Temporal and spatial variations of chalk cliff retreat in East Sussex, 1873 to 2001

Uwe Dornbusch*, David A. Robinson, Cherith A. Moses, Rendel B.G. Williams

*Corresponding author for this work

Research output: Contribution to journalArticle (journal)peer-review

79 Citations (Scopus)


Spatial and temporal variations of chalk cliff retreat rates over a 130 yr period are examined for 22 km of the East Sussex chalk coastline between Brighton and Belle TouteTout lighthouse, England. Data are derived from maps surveyed between 1873 and 1925/28 and air photographs dating from 1973 and 2001. The long-term average cliff retreat rate over the period 1873 to 1973 is 0.36 m y- 1 and from 1873 to 2001 is 0.35 m y- 1. Over the whole 23 km study area, rates calculated over shorter time slices indicate a decline in cliff retreat: 0.37 m y- 1 between 1873 and 1925/28; 0.35 m y- 1 between 1925/28 and 1973; 0.27 m y- 1 between 1973 and 2001. Temporal variations are unlikely to be due to variations in precipitation and frost days though the relationship remains uncertain due to the resolution of available cliff retreat and climatic data. Changes in wave climate are small and cannot be responsible for the decline in cliff retreat. The study suggests that the most important factors causing the measured decline in cliff retreat rates are firstly, the loss of cliff toe beaches over time and secondly, widening of the rocky shore platforms that front the cliffs. Some of the spatial variability in retreat rates can be explained by local variations in lithology.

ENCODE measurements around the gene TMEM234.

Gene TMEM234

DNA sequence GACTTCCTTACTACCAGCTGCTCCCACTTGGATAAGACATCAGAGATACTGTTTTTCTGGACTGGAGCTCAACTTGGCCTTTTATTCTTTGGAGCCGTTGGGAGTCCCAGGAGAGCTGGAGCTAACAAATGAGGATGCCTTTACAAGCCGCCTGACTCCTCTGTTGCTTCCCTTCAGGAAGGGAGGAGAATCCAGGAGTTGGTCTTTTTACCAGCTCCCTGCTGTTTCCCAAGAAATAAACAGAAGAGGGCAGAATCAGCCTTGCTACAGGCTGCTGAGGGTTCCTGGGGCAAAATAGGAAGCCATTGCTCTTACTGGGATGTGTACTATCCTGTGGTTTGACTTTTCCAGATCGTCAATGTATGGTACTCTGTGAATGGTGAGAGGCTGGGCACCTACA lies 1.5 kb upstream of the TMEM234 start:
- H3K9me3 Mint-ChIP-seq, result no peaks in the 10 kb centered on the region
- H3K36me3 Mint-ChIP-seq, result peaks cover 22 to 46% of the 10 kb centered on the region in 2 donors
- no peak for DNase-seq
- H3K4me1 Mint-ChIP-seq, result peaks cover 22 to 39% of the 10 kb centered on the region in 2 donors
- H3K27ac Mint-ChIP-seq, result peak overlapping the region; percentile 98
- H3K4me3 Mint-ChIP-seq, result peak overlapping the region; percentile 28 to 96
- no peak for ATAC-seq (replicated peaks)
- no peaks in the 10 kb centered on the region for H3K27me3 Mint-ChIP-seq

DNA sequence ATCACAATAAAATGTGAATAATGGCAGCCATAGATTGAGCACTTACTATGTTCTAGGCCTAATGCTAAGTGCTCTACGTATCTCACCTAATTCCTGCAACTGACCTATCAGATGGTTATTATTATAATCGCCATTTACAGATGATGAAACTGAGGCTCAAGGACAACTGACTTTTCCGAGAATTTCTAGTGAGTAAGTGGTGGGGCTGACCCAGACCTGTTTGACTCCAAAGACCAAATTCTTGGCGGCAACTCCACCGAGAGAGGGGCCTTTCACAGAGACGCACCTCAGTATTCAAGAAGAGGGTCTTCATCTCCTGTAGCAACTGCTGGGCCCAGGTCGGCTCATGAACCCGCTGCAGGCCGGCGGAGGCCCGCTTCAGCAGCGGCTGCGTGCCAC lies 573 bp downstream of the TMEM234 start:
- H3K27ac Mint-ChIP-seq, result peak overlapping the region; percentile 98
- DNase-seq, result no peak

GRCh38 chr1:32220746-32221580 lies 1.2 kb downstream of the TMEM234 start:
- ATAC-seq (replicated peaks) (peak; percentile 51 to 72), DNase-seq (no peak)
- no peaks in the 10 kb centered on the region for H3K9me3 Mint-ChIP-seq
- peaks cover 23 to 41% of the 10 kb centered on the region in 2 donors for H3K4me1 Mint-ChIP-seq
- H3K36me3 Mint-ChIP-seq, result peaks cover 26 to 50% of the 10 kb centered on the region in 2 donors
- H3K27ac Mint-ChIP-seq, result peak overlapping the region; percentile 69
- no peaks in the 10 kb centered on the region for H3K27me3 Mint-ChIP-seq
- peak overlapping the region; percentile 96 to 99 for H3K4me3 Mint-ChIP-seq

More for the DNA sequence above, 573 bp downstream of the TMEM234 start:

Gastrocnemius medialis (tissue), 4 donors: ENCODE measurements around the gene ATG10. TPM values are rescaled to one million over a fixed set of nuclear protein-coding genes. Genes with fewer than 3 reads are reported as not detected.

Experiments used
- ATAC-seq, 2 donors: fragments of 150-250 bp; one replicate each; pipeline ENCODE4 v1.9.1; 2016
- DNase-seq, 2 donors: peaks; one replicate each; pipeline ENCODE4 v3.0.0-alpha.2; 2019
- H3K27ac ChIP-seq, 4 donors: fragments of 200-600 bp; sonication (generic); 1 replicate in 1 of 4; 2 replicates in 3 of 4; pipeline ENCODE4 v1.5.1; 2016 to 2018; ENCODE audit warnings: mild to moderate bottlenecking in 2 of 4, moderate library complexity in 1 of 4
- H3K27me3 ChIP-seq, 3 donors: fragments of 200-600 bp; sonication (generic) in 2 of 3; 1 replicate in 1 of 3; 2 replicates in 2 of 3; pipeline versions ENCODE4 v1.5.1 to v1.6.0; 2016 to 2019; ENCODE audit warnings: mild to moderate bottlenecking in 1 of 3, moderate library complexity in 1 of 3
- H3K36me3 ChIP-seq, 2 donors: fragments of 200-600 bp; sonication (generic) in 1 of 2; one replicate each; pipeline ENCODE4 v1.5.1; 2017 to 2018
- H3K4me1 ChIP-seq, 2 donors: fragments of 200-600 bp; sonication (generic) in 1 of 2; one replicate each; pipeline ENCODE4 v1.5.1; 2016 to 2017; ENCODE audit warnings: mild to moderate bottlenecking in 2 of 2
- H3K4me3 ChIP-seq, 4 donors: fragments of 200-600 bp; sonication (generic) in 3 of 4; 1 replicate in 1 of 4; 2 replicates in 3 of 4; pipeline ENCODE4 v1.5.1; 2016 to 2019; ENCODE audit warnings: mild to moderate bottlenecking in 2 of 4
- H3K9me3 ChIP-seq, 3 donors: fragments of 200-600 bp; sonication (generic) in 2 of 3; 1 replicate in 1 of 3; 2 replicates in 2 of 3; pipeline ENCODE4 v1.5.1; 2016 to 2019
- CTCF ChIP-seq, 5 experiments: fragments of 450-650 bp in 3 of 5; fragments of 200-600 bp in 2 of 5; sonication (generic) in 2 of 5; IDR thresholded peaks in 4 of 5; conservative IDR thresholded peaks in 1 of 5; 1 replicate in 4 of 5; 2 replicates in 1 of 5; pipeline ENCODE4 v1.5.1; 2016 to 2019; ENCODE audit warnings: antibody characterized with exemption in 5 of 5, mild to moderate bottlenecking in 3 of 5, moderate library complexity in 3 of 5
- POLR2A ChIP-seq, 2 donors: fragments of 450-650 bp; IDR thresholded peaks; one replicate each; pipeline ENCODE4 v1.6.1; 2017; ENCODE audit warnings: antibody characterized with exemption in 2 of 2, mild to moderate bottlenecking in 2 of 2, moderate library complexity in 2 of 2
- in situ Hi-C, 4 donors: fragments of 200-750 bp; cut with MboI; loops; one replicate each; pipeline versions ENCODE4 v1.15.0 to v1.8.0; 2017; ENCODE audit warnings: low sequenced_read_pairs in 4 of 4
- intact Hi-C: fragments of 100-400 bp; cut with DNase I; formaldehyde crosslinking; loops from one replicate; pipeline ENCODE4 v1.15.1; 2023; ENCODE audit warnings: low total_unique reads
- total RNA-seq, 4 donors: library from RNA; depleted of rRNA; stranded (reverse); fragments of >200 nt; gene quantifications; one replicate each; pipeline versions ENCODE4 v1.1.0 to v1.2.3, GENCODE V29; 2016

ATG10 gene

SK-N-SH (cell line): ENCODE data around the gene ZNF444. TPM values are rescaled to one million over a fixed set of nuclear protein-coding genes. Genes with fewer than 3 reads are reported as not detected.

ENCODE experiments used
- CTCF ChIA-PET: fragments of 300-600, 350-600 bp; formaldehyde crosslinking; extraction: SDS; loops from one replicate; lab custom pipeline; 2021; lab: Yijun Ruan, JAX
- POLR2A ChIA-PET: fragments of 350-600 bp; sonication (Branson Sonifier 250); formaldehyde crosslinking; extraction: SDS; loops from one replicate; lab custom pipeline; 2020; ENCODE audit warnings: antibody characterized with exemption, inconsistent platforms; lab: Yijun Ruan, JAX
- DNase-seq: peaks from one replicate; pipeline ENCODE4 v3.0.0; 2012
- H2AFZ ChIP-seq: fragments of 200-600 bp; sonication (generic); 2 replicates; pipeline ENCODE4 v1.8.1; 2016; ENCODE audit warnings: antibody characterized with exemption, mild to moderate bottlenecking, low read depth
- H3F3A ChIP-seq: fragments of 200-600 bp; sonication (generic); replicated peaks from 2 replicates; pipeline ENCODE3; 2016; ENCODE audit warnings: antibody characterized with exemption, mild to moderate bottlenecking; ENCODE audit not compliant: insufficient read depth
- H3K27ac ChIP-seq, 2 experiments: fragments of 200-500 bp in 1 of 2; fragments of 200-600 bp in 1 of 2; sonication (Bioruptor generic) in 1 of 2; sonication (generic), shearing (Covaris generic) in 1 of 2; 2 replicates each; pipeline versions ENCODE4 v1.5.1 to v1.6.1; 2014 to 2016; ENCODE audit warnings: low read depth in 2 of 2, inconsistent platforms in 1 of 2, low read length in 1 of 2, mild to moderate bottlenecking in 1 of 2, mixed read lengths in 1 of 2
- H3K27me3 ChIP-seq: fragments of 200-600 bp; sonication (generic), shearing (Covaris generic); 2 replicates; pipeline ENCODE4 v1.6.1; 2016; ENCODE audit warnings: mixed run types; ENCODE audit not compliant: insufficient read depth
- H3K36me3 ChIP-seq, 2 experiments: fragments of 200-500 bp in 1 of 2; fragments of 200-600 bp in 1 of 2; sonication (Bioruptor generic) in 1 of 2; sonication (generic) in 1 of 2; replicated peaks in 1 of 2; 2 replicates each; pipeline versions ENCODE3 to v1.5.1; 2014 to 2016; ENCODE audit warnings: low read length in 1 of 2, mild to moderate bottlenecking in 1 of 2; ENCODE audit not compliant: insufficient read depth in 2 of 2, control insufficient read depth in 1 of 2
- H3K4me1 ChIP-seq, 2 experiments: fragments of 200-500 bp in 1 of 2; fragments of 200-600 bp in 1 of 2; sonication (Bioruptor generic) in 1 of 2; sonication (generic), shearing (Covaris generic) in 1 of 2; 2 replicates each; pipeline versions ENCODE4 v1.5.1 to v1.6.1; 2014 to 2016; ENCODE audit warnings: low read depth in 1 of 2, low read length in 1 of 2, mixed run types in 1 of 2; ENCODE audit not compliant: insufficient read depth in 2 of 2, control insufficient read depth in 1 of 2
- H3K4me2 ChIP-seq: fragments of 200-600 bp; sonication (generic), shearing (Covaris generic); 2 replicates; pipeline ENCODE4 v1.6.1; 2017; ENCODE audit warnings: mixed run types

Original languageEnglish
Pages (from-to)271-282
Number of pages12
JournalMarine Geology
Issue number3-4
Publication statusPublished - 31 Mar 2008


  • beach
  • chalk cliffs
  • cliff retreat
  • climate change
  • erosion
  • shore platform


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